Thursday, 24 July 2008
TIFF 2008 - Midnight Madness
The list is out for the Midnight Madness screenings (all of which will also play at more civilized times at some point during the fest). Films with screenshots are my current picks.
Acolytes (Jon Hewitt) - The synopsis of Australian director Jon Hewitt's latest film gives me hope that it's more of a tense horror film than a standard slash and thrill one (nothing necessarily wrong with the latter, but I do prefer the former). A young shy student comes across a mysterious man burying something in the woods. When he and his friends return to uncover it, they realize it's actually a body. They come upon the idea of blackmailing the apparent murderer in order to have him kill a local bully, but instead they end up getting pulled deeper into the world of a serial killer.
The Burrowers (JT Petty) - This combination of a Western and a monster film is described by Midnight Madness programmer Colin Geddes as a "terror take on John Ford’s The Searchers". When native tribes are blamed for recent murders and kidnappings, a posse finds more than they expected. The attacks are apparently coming from beneath the ground.
Chocolate (Prachya Pinkaew) - The director of "Ong-Bak" and "The Protector" brings forth yet another action packed, Muay Thai boxing spectacle. This time it's not with Tony Jaa, but 24 year old Jija Yanin who seems to aspire to be another Michelle Yeoh. Jija's character is a shy austistic woman out to collect debts owned to her Mom, but the picture above likely tells you all you need to know about the film - except that the story is probably not very good, the acting is likely weak and you'll be killing time between stunning set pieces. But I gotta see it.
Deadgirl (Marcel Sarmiento, Gadi Harel) - Two teens stumble across a dead girl's body. When it shows signs of life, they have different reactions as to what to do with it that divide the two boys and create disturbing consequences. Might be good, but the concept isn't grabbing me. I'll wait and see.
Detroit Metal City (Toshio Lee) - This absolutely has to be a ton of fun...Based on a manga series, it's the story of shy Souichi who wants to be a pop ballad singer when he moves to the big city. As things turn out, he becomes a make-up covered, stage destroying singer for death metal band Detroit Metal City. As their popularity grows, he must keep his identity secret from his long time crush (now a pop music critic) as well as face off against another metal icon: Jack IL Dark (played by Gene Simmons - of course).
Eden Log (Franck Vestiel) - If you like your futures of the dystopic nature, this film looks to be right up your alley. A man wakes up at the bottom of a well next to a dead body and the film tracks his attempt to understand how he got there and how he can get out of the labyrinth under the ground. The washed out cinematography seems to be one of the most talked about features of this French SF tale. Might be worth a visit.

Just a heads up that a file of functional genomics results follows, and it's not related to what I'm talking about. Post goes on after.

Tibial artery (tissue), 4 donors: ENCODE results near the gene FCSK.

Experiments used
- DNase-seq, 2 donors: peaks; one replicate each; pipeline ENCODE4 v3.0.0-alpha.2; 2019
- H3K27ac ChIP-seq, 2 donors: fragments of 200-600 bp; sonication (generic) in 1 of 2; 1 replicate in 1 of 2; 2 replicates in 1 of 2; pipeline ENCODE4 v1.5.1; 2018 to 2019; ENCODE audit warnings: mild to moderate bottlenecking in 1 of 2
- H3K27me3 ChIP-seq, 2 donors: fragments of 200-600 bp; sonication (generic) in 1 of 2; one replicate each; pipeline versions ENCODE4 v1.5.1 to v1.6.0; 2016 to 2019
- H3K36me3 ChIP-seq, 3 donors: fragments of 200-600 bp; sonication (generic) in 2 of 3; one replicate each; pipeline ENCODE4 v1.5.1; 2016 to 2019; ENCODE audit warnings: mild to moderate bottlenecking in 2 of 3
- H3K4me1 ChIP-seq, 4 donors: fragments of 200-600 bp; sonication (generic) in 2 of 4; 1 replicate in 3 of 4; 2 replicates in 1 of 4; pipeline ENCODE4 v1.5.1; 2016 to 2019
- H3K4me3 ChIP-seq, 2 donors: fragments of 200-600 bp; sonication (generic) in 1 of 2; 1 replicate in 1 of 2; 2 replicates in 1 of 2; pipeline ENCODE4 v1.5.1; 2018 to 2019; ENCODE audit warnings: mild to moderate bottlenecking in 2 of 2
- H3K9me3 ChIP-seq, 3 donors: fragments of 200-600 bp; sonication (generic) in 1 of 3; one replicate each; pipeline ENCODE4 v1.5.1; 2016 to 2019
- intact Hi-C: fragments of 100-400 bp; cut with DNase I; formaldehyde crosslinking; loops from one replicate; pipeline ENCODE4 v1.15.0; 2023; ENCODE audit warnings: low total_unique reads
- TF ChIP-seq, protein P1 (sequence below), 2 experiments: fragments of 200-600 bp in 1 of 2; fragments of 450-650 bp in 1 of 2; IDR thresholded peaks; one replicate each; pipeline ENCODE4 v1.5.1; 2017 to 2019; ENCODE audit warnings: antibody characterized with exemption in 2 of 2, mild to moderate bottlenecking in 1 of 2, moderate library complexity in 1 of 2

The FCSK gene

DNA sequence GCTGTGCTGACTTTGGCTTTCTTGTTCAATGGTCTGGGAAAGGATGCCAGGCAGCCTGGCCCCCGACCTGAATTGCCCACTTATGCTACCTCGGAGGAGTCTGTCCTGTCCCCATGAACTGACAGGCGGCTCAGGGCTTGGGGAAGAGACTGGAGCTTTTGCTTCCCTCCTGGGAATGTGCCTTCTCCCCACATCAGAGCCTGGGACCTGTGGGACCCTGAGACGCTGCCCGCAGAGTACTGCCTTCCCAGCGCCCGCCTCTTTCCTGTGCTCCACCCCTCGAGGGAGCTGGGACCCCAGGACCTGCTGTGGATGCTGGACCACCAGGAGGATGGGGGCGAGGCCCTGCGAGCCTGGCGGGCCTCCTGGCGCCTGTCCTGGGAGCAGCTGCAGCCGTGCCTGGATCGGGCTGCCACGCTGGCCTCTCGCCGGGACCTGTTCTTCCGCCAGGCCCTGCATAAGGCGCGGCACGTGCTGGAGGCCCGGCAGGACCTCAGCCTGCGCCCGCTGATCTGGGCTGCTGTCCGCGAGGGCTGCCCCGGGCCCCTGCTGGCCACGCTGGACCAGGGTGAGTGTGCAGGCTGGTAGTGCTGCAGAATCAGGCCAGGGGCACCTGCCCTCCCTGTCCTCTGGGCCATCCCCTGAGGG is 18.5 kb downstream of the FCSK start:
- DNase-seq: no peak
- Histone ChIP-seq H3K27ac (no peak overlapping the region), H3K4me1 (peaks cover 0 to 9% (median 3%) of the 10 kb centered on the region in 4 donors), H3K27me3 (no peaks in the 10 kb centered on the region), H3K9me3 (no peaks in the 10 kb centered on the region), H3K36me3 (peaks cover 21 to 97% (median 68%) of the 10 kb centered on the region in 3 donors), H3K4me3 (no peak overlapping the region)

JCVD (Mabrouk El Mechri) - I like meta-films. Self-referential stuff with layers within layers that turn back on themselves and try to bring an interesting new angle on filmmaking. Unfortunately, I really don't like Jean-Claude Van Damme. The new film JCVD has gotten some initial buzz which sounds positive - it pokes fun not only at Van Damme's own almost super hero character, but the whole genre itself. Within the movie he plays himself and gets caught as a hostage in a holdup. Even though he is just another frightened human being, he is expected to act as his movie self. So what can he do? I like the idea, but I just can't stomach the star. If the praise keeps steady, I'll have to reconsider.
Martyrs (Pascal Laugier) - Two victims of terrible abuse bond as one helps the other slowly recover. After 15 years, the recovering girl seeks revenge against one of her attackers with help from her friend, but strangely enough there are consequences. Apparently the film is deeply disturbing and difficult to watch, but does so without exploitive gore or shocks. It sounds like it may be a very well done film, but I'm not sure I want to experience it at the moment.
Not Quite Hollywood (Mark Hartley) - Australian grindhouse? Apparently, the 70s and 80s were filled with car crashes, low budget horror and bouncing female anatomy. This documentary captures the clips of these films as well the behind the scenes stories in order to give a picture of the industry at that time. I don't know how many of these films are even available, but one gets the feeling that you may walk out of the film with a very long list of new must-sees. As well as a big smile on your face.
Sexykiller (Miguel Marti) - Kinda speaks for itself, don't it?